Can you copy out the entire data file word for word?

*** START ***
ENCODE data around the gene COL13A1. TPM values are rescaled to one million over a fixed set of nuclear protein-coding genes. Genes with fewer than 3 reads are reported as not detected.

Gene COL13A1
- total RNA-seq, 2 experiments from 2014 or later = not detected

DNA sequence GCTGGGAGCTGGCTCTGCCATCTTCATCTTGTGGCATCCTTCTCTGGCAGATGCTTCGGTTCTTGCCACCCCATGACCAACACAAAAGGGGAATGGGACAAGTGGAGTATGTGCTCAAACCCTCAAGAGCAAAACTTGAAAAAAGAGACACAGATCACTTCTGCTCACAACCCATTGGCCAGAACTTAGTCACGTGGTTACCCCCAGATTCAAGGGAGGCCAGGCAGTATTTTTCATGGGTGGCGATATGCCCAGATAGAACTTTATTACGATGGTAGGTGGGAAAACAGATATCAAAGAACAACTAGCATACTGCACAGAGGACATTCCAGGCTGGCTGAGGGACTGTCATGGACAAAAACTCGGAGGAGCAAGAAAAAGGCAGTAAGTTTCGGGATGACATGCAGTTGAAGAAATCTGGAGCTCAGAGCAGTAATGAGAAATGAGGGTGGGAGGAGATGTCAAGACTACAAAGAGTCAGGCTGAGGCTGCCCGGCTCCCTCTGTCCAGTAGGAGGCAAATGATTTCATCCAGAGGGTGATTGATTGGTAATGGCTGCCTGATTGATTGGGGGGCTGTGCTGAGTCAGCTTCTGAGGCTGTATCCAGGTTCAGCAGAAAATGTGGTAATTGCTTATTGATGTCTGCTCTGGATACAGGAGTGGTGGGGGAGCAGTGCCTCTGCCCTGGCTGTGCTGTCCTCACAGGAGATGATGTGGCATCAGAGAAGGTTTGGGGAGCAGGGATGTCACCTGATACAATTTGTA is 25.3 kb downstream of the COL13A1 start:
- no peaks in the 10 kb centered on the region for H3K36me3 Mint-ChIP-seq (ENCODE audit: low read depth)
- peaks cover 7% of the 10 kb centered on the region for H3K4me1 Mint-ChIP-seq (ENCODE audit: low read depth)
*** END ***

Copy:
ENCODE data around the gene COL13A1. TPM values are rescaled to one million over a fixed set of nuclear protein-coding genes. Genes with fewer than 3 reads are reported as not detected.

Gene COL13A1
- total RNA-seq, 2 experiments from 2014 or later = not detected

DNA sequence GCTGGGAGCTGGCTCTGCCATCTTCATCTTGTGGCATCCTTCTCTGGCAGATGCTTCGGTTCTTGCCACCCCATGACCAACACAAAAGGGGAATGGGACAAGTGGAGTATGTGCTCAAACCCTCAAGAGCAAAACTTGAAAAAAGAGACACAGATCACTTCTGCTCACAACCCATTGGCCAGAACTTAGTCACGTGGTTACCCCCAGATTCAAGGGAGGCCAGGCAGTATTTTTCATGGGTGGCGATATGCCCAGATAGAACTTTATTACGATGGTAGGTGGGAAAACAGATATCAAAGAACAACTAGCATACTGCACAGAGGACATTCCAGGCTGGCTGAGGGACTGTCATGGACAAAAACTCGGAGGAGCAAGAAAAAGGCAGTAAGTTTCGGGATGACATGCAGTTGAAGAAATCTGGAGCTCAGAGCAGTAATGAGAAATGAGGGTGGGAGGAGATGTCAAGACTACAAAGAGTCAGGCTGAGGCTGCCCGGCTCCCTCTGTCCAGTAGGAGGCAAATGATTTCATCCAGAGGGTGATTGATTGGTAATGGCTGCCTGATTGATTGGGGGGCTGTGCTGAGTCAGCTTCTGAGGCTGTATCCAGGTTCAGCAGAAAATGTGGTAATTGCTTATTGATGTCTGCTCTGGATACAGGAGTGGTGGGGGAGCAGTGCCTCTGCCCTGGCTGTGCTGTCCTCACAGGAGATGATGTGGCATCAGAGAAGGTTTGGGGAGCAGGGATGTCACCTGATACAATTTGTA is 25.3 kb downstream of the COL13A1 start:
- no peaks in the 10 kb centered on the region for H3K36me3 Mint-ChIP-seq (ENCODE audit: low read depth)
- peaks cover 7% of the 10 kb centered on the region for H3K4me1 Mint-ChIP-seq (ENCODE audit: low read depth)